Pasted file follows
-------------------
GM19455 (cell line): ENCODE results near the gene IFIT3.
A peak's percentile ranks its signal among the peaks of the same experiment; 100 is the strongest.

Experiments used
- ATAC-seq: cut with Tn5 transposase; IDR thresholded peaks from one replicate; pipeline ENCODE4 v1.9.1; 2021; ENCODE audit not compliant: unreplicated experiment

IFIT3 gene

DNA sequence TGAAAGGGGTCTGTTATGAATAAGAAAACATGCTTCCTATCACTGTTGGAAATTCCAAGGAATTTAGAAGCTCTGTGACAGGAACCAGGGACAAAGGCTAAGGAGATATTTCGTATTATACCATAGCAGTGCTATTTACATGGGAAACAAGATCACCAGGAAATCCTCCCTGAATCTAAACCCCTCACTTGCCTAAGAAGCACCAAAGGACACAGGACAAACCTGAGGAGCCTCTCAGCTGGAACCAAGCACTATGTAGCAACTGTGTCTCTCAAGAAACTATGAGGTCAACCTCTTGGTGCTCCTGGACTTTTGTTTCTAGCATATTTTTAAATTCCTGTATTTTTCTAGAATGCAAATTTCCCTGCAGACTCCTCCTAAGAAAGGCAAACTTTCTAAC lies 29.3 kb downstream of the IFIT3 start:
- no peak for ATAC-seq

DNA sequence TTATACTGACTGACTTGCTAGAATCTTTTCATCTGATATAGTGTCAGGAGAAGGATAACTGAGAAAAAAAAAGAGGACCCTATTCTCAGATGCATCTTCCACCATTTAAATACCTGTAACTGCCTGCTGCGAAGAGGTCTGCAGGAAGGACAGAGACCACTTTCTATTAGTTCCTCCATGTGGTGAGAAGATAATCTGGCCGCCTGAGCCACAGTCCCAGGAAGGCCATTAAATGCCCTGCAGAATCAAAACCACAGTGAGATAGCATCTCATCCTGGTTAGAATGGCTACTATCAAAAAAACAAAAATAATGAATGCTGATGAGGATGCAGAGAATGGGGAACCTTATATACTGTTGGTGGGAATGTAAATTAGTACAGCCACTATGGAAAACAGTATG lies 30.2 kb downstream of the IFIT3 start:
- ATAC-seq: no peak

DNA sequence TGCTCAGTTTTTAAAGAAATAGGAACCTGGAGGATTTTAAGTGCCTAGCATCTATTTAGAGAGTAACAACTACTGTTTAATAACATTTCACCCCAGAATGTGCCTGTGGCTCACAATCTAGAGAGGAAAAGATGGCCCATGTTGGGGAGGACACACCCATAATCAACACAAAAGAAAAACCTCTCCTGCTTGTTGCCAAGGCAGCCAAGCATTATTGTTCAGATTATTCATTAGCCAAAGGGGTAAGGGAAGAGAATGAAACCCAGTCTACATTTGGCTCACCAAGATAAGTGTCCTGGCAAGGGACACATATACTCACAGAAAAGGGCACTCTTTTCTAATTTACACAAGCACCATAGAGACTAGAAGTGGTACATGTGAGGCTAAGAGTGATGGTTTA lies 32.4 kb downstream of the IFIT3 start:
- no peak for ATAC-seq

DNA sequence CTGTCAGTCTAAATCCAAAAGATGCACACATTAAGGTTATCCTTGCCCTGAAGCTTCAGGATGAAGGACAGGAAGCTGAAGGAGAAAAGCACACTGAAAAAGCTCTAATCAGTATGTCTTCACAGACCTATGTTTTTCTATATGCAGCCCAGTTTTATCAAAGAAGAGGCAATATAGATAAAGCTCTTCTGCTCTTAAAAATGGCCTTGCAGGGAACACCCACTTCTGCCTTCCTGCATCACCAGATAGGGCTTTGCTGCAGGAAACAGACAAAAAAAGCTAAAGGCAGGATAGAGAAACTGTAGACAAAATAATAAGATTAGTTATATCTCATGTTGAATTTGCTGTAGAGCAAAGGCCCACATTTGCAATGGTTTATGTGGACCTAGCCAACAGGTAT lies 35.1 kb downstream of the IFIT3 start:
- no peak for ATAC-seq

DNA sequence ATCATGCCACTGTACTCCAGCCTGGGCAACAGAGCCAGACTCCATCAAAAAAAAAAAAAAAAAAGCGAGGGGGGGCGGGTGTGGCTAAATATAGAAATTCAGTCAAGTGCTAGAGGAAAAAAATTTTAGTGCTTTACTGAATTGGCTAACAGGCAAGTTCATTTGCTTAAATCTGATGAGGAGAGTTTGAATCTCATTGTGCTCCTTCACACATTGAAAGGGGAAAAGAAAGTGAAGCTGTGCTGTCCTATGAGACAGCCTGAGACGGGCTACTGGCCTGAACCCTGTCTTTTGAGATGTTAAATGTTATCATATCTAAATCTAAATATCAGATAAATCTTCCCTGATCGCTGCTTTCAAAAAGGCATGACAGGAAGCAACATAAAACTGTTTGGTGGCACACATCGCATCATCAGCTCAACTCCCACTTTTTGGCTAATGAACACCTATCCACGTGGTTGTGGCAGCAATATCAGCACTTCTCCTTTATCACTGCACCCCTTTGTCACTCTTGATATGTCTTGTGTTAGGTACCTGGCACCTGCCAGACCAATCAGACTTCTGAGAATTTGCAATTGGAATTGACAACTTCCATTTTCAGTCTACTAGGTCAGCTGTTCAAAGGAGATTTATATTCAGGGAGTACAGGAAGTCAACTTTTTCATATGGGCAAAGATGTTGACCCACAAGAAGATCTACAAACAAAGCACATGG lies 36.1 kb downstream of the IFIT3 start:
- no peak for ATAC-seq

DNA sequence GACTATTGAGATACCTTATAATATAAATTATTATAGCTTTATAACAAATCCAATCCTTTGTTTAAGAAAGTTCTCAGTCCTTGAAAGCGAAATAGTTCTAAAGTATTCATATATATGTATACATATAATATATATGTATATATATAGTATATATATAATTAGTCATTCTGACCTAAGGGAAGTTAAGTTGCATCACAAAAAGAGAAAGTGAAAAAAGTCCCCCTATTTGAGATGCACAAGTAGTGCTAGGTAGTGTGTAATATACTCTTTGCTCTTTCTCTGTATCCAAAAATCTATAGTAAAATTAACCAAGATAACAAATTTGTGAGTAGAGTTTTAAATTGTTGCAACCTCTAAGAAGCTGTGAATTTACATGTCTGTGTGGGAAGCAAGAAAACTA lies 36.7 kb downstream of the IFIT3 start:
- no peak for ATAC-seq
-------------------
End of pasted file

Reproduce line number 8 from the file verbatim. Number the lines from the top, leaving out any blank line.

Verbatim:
DNA sequence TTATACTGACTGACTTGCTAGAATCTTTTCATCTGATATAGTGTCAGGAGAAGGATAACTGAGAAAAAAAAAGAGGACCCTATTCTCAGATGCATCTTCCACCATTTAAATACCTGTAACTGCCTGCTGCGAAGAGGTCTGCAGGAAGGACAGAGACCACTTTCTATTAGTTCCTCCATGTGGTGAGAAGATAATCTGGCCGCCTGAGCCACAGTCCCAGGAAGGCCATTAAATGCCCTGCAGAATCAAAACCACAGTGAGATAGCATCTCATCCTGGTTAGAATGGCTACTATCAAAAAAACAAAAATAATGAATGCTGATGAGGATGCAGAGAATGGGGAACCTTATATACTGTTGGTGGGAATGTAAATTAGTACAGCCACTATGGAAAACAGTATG lies 30.2 kb downstream of the IFIT3 start: